This engobe is not required in the Zero3 system, but like tile, it is employed for aesthetic or functional reasons. A typical use case is application to inside food surfaces of ware and covering with the clear transparent Zero3 glaze after bisque firing. Do not use Zero3 Engobe on regular non-vitreous terracotta or white earthenware, its fired shrinkage is too high.

Although it is possible to apply this at the bisque stage, we recommend doing it at stiff leather-hard. Even coverage can normally only be achieved by dipping or pouring (if you plan to paint this on we recommend using a commercial white underglaze product instead).

Since this fires white, it can be applied to outer surfaces (by dipping) as a base on which to paint colored underglazes.

To use this product it is vital that you have a good mixer. In cases where you do not need to have gallons a variable speed kitchen blender can work well. The consistency must be exactly right or it will not apply properly. The consistency can changes on storage so you may need to adjust it on each use. When properly gelled the Zero3 engobe slurry goes on to the leather hard ware evenly, hangs on very well, does not run or drip and dries without flaking off. We have found that equal parts of water and powder produce a specific gravity of about 1.4 and a little Epsom Salts will gel that so it will stop motion (and bounce back, called thixotropy) less than 2 seconds after stopping stirring. As you develop expertise in controlling the rheology of this slurry, you should be able to reduce its water content somewhat. If you over deflocculate it just thin it back out with a tiny amount of Darvan.

However, it also rewets the clay and thus sets back drying considerably.

A drop or two of Dettol might be needed to store this for long periods (to prevent bacteria or mold).

Recipe info: The 20% silica helps match body thermal expansion and glaze fit. The 25% frit makes the fired hardness more closely match the body. Nepheline Syenite is included as a filler.

Pictures

Engobe applied to leather-hard mug

This was done by simply filling and rotate-pouring the engobe, then pressing the lip into it. Since the engobe gels the mug could be turned over immediately without creating any drips.

Notice that the outer surface of the handle has been waxed to slow down its drying. This is because the engobe rewets the mug body, thereby setting it behind the handle. This mug has thin wall so this this rewet adds a day to the production process. This next day the brushwork is done on the outside.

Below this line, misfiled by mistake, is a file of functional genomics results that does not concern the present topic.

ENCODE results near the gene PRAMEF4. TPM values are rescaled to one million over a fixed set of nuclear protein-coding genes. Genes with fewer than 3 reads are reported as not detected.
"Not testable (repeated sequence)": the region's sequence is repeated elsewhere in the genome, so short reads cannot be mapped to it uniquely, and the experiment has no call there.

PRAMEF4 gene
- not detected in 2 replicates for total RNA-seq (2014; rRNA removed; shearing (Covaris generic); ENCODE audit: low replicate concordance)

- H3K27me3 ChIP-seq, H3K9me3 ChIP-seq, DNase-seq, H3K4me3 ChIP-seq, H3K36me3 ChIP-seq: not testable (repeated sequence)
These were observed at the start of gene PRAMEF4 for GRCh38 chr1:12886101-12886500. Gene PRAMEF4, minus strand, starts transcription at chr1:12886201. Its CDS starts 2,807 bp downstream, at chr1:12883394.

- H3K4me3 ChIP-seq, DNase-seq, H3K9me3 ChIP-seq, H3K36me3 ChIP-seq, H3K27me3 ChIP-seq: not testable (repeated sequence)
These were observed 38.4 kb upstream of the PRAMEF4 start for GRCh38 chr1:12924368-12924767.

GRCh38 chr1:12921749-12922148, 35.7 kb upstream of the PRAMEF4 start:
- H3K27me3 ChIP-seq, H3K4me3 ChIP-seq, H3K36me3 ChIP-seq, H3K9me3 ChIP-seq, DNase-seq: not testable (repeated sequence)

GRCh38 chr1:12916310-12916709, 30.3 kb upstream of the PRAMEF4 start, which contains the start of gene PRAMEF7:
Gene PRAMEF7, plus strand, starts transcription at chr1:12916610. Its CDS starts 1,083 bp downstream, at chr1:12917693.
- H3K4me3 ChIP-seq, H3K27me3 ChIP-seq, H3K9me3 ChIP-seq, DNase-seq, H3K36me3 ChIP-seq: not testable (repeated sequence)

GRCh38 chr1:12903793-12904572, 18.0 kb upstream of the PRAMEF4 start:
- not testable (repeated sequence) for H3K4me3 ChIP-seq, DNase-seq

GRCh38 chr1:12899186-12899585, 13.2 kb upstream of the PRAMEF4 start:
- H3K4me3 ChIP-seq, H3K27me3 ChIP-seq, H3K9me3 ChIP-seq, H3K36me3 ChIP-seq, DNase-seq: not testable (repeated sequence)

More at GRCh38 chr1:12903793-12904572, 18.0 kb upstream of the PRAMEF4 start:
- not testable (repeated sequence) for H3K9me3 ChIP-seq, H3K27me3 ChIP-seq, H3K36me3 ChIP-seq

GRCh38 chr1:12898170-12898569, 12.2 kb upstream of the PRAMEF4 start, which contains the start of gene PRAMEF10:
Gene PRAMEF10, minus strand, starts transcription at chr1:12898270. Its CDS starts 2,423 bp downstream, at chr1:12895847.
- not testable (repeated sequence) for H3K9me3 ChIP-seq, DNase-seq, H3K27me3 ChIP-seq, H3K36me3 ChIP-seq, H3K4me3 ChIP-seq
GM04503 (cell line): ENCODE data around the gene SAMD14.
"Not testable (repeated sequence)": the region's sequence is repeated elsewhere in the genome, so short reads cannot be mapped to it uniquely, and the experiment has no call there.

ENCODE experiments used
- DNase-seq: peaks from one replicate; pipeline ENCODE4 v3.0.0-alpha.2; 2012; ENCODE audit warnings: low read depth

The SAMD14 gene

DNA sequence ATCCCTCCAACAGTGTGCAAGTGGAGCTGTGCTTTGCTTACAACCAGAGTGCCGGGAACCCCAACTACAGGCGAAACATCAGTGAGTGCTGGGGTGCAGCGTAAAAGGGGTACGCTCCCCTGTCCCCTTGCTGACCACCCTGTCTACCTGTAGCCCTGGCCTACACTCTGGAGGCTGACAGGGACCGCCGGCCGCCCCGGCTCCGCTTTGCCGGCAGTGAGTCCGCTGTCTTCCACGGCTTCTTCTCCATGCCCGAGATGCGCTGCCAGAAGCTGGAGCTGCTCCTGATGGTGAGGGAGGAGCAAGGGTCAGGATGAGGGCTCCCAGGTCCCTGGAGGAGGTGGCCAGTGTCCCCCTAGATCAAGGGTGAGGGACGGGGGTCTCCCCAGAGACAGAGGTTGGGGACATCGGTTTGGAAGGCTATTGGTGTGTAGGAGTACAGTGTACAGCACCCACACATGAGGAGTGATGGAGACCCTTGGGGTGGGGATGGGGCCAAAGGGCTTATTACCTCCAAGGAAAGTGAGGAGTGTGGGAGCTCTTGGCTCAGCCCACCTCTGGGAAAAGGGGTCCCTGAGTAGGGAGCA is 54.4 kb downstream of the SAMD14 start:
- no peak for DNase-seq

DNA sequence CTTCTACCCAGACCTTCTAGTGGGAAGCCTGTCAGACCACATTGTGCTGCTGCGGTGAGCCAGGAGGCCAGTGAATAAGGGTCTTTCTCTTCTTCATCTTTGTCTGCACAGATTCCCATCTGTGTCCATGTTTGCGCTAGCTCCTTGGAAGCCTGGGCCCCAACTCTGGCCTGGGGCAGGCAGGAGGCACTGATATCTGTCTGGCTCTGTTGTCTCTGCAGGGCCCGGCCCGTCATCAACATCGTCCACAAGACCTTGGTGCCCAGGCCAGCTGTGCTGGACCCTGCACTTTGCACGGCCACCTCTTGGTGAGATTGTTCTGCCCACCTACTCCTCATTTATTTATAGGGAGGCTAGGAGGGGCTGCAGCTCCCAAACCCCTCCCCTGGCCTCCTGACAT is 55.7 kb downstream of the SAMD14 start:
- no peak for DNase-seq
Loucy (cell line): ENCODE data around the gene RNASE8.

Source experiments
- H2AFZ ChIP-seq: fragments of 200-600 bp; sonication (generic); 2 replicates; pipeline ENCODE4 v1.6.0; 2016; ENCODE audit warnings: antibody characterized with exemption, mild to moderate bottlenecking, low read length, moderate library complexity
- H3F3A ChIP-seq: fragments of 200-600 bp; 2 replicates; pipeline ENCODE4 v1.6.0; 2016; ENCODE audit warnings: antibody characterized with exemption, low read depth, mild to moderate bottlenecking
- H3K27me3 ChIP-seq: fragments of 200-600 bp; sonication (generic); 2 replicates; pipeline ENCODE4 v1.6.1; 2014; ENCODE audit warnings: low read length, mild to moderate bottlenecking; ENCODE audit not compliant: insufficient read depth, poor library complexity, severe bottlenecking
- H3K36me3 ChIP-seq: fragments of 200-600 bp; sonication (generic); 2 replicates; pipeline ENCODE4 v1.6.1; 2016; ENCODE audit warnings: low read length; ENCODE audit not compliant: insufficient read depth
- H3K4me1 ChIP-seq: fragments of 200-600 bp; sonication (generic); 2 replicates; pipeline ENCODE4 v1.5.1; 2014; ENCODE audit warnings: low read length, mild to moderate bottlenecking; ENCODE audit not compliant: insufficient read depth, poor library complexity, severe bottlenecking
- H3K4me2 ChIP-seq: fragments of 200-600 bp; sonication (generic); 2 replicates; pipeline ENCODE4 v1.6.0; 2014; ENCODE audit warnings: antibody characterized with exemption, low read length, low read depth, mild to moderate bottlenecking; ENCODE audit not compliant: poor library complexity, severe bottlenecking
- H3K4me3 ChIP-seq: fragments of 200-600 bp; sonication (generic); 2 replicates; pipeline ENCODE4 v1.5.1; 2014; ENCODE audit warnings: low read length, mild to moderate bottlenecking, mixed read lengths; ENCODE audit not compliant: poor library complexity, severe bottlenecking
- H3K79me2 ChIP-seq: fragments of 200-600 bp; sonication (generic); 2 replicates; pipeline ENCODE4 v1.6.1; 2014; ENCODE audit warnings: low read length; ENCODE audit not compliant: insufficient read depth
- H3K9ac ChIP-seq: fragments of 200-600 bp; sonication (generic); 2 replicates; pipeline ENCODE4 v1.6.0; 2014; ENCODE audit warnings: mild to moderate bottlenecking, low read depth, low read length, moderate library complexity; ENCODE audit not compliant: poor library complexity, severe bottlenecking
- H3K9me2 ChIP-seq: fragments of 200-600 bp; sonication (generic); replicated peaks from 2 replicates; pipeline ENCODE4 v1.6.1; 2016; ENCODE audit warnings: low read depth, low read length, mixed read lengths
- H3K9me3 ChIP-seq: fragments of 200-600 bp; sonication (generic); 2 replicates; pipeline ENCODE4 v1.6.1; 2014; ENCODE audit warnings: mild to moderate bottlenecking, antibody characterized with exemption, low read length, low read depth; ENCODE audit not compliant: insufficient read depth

Zero3 body with G2931F Zero3 glaze

The F version of the glaze employs Ulexite to source the boron (instead of frits). These Zero3 stoneware mugs were fired to cone 03 with underglazes. The right mug has the Zero3 engobe inside (under the glaze).

Born: 2014-11-04, Modified: 2017-06-21 11:23:26

Firing Schedule Name

Cone 03 hold-rise-drop-hold

Degrees (Fahrenheit or Celcius)

Unspecified

Schedule Type

Rate

Start Time and Temperature

8:01 am (no temperature specified)

Program

Step Degrees/Hr Temperature
Monitor
Hold
Time
Accumulated
hrs:min
Time Note
1 400 240 60 1:36 9:37 am
2 800 1850 30 4:06 12:07 pm
3 108 1950 10 5:11 1:12 pm
4 500 1850 30 5:53 1:54 pm

Notes

The firing can start and finish within your working day. Step 2 can often be done as fast as your kiln will go. We are done cold-to-cold in three hours.

The soak at 240F does not fracture ware even though it is above the boiling point of water. We find this is needed to be sure ware is sufficiently dry to withstand the rapid ascent to 1850. If your ware is thicker a slow ascent may be needed.

The 1850 soak on the way up clears the clouds of microbubbles. The 1850 soak on the way down heals the defects (blisters, pinholes) because the increasing viscosity is enough to overcome the surface tension holding bubbles from breaking).

It may be necessary to alter the last step if any imperfections are present. Try dropping to 1800 or 1750 and holding there. An additional step could be added to cool at 100F/hr down to 1500.